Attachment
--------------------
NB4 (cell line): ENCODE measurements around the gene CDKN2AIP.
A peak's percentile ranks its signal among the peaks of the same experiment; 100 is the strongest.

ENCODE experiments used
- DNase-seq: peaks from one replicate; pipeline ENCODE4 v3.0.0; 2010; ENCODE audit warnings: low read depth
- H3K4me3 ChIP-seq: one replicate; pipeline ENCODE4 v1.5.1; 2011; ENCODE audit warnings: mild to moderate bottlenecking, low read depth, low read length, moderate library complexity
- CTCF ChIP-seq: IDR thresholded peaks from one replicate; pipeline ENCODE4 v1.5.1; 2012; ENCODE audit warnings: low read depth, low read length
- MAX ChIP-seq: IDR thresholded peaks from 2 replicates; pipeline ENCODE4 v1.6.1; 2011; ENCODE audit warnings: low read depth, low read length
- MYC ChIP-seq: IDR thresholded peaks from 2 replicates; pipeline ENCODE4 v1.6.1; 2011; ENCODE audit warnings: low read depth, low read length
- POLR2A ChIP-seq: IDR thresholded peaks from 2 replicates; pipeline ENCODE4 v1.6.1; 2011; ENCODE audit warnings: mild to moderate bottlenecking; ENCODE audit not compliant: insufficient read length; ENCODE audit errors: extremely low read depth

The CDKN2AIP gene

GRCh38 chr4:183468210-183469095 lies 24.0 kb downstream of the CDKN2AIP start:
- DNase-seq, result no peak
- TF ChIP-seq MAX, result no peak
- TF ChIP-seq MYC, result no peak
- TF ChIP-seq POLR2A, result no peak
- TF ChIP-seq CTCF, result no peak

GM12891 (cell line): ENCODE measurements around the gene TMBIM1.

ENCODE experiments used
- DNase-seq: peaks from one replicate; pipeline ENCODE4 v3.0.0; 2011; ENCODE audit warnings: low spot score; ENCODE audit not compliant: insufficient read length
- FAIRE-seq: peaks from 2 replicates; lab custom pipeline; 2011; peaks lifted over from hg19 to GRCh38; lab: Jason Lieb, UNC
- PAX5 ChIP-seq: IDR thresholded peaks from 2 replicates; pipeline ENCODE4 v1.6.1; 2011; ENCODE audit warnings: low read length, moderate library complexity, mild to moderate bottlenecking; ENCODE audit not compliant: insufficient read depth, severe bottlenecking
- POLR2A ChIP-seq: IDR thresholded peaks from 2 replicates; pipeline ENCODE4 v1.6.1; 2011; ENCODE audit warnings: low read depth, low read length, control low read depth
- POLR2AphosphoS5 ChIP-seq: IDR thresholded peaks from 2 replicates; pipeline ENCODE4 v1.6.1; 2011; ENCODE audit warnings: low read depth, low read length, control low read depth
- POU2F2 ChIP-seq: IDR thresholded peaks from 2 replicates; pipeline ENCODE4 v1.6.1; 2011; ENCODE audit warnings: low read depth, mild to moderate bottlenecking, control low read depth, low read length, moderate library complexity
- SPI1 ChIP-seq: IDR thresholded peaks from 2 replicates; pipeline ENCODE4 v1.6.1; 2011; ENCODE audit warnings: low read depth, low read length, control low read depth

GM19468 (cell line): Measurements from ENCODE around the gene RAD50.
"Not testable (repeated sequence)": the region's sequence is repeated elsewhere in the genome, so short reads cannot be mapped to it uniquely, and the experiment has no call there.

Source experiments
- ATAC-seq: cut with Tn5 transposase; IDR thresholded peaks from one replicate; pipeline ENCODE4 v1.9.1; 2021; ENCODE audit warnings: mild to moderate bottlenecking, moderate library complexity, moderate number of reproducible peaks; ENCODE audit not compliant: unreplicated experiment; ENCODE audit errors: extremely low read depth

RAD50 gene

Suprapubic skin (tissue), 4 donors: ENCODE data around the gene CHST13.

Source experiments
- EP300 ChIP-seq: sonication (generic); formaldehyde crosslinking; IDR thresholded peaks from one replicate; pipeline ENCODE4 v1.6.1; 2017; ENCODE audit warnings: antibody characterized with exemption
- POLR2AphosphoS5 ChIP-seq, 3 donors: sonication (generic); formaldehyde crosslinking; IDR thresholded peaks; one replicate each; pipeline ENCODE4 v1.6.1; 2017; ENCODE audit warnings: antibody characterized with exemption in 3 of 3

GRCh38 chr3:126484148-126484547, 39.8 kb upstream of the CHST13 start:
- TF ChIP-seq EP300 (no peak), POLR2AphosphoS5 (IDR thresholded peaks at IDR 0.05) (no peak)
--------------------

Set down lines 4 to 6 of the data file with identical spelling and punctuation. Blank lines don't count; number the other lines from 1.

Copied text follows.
- DNase-seq: peaks from one replicate; pipeline ENCODE4 v3.0.0; 2010; ENCODE audit warnings: low read depth
- H3K4me3 ChIP-seq: one replicate; pipeline ENCODE4 v1.5.1; 2011; ENCODE audit warnings: mild to moderate bottlenecking, low read depth, low read length, moderate library complexity
- CTCF ChIP-seq: IDR thresholded peaks from one replicate; pipeline ENCODE4 v1.5.1; 2012; ENCODE audit warnings: low read depth, low read length